AIDS and Behavior

, Volume 23, Issue 2, pp 459–474 | Cite as

The Role of Religious Service Attendance, Psychosocial and Behavioral Determinants of Antiretroviral Therapy (ART) Adherence: Results from HPTN 063 Cohort Study

  • Yusuf RansomeEmail author
  • Kenneth H. Mayer
  • Kiyomi Tsuyuki
  • Matthew J. Mimiaga
  • Carlos E. Rodriguez-Diaz
  • Kriengkrai Srithanaviboonchai
  • Ruth K. Friedman
  • Mohammed Limbada
  • Steven A. Safren
  • for the HIV Prevention Trials Network 063 Team
Original Paper


Early and sustained antiretroviral therapy (ART) adherence can suppress the HIV virus in individuals and reduce onward transmission of HIV in the population. Religiosity has been associated with better HIV clinical outcomes. Data are from a longitudinal, observational study of 749 HIV-infected individuals from Brazil, Zambia, and Thailand (HPTN 063). Ordered logistic regression assessed whether religious service attendance was associated with ART adherence (self-reported and plasma HIV-RNA) and moderated the association between alcohol problems and ART adherence. In each country, > 80% of participants reported high self-reported ART adherence (good/very good/excellent). Religious service attendance exceeded 85% but was statistically unrelated to adherence. In combined-country models, (p = 0.03) as alcohol problems increased, the probability of high self-reported ART adherence, as well as viral-load, became weaker at higher compared to low service attendance frequency. Future studies should evaluate spirituality variables and replicate the moderation analyses between religious attendance and alcohol problems.


Religion Antiretroviral therapy (ART) adherence HPTN Alcohol HIV/AIDS 


La adherencia temprana y sostenida a la terapia antirretroviral (TAR) puede suprimir el virus del VIH en los individuos y reducir la transmisión del VIH en la población. La religiosidad se ha asociado con mejores resultados clínicos del VIH. Los datos provienen de un estudio observacional longitudinal de 749 individuos infectados con VIH de Brasil, Zambia y Tailandia (HPTN 063). La regresión logística ordenada evaluó si la asistencia al servicio religioso estaba asociada con la adherencia al TAR (autoreportado y el ARN del VIH en plasma) y moderaba la asociación entre los problemas del alcohol y la adherencia al TAR. En cada país, > 80% de los participantes reportaron un alto cumplimiento autoreportado de ART (bueno/muy bueno/excelente). La asistencia al servicio religioso excedió el 85%, pero estadísticamente no estuvo relacionada con la adherencia. En los modelos de países combinados, (p = 0.03) a medida que aumentaban los problemas de alcohol, la probabilidad de una alta adherencia autoreportada al TAR, así como la carga viral, se debilitó a una frecuencia de asistencia más alta en comparación con la baja. Los estudios futuros deberían evaluar las variables de espiritualidad y reproducir los análisis de moderación entre asistencia religiosa y problemas con el alcohol.



Yusuf Ransome received funding from research grant from the National Institutes of Health/National Institute of Allergy and Infectious Diseases (Grant Number UM1 A1068619). HPTN 063 was funded by the Division of AIDS (DAIDS), National Institute of Allergy and Infectious Disease (NIAID), National Institute on Drug Abuse (NIDA) and the National Institute of Mental Health (NIMH) under Cooperative Agreement # UM1AI068619. The content of this article is solely the responsibility of the authors and does not necessarily represent the official views of the National Institutes of Health or The HIV Prevention Trials Network. Steven A. Safren time was also supported by the National Institutes of Health (NIH) research Grant (9K24DA040489). Yusuf Ransome time was also supported by the National Institute of Mental Health research Grant (K01MH111374). Kiyomi Tsuyuki time was supported by the National Institute of Alcohol Abuse and Alcoholism (K01AA025009).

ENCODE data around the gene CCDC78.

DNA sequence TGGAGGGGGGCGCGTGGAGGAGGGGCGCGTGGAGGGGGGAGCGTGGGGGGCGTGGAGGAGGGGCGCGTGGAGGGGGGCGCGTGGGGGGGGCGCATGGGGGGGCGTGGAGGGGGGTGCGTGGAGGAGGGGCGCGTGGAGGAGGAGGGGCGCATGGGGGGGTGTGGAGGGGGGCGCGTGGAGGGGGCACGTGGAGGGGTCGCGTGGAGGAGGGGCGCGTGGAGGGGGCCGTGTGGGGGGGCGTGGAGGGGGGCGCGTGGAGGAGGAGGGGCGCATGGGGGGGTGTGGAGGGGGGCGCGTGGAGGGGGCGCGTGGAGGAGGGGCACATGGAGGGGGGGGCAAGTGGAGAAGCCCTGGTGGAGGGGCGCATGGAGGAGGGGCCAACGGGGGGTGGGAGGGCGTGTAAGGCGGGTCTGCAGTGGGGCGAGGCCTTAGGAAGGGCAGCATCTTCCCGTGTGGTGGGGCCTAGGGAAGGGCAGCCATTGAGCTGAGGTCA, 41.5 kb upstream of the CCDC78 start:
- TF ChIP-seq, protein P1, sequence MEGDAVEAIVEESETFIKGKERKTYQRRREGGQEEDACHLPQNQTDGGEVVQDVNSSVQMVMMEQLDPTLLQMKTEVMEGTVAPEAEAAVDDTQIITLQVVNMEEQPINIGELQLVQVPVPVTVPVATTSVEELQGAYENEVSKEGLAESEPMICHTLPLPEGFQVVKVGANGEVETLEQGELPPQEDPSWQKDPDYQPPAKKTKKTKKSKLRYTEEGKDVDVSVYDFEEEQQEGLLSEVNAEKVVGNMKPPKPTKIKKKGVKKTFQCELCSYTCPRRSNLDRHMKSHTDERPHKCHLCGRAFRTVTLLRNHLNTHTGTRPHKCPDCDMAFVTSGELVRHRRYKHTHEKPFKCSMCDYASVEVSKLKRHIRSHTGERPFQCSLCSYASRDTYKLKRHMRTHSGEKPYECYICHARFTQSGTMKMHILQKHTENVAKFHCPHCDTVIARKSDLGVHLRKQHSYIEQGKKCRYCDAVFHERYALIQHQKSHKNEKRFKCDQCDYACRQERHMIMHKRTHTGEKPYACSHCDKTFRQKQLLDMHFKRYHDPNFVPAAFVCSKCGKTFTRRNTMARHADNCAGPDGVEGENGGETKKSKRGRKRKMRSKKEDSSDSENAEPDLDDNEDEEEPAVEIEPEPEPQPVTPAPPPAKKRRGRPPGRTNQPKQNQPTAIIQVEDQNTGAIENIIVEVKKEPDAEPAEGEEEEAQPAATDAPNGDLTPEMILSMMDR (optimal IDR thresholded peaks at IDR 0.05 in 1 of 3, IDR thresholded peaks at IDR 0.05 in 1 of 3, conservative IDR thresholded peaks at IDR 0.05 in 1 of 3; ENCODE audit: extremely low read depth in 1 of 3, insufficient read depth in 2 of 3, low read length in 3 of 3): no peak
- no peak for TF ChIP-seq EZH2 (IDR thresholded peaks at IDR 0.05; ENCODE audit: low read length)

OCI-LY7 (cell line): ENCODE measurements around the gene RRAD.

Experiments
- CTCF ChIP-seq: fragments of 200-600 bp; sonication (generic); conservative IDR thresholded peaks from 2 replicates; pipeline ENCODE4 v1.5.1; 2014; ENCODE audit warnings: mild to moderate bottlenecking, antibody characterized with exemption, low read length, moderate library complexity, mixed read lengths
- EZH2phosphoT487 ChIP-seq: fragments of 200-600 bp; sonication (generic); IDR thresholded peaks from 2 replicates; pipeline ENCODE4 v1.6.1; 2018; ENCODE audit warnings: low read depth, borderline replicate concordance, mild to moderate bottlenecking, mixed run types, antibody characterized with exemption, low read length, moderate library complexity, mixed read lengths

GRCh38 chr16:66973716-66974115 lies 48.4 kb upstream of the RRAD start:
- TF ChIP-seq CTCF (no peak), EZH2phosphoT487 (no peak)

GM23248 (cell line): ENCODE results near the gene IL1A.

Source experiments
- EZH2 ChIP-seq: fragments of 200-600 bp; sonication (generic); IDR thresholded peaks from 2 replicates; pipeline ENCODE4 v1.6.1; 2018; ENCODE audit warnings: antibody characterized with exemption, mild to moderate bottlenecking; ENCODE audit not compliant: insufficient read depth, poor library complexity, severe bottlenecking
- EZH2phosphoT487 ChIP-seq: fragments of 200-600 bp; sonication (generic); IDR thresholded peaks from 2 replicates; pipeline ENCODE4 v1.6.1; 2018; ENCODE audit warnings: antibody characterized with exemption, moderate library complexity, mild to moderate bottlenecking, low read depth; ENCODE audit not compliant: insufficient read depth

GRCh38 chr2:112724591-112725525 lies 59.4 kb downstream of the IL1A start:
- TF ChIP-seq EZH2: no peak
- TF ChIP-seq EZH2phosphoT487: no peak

Compliance with Ethical Standards

Conflict of interest

The authors declare that they have no conflict of interest.

Ethical Approval

Ethnical considerations reviewed and approved by institutional review boards (IRB) within each recruitment country.

Informed Consent

Informed consent was obtained from all individual participants included in the study.


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Copyright information

© Springer Science+Business Media, LLC, part of Springer Nature 2018

Authors and Affiliations

  • Yusuf Ransome
    • 1
    • 2
    Email author
  • Kenneth H. Mayer
    • 3
    • 4
    • 5
  • Kiyomi Tsuyuki
    • 6
  • Matthew J. Mimiaga
    • 7
  • Carlos E. Rodriguez-Diaz
    • 8
  • Kriengkrai Srithanaviboonchai
    • 9
  • Ruth K. Friedman
    • 10
  • Mohammed Limbada
    • 11
  • Steven A. Safren
    • 12
  • for the HIV Prevention Trials Network 063 Team
  1. 1.Department of Social and Behavioral SciencesYale School of Public HealthNew HavenUSA
  2. 2.Department of Social and Behavioral SciencesHarvard T.H. Chan School of Public HealthBostonUSA
  3. 3.The Fenway Institute, Fenway HealthBostonUSA
  4. 4.Department of MedicineBeth Israel Deaconess Medical CenterBostonUSA
  5. 5.Harvard Medical SchoolBostonUSA
  6. 6.Division of Global Public Health, School of MedicineUniversity of San DiegoSan DiegoUSA
  7. 7.Department of Social and Behavioral SciencesBrown University School of Public HealthProvidenceUSA
  8. 8.University of Puerto Rico School of Public HealthSan JuanUSA
  9. 9.Faculty of Medicine, and Research Institute for Health SciencesChiang Mai UniversityChiang MaiThailand
  10. 10.Instituto de Pesquisa Clinica Evandro ChagasRio de JaneiroBrazil
  11. 11.ZambartLusakaZambia
  12. 12.Department of PsychologyUniversity of MiamiCoral GablesUSA

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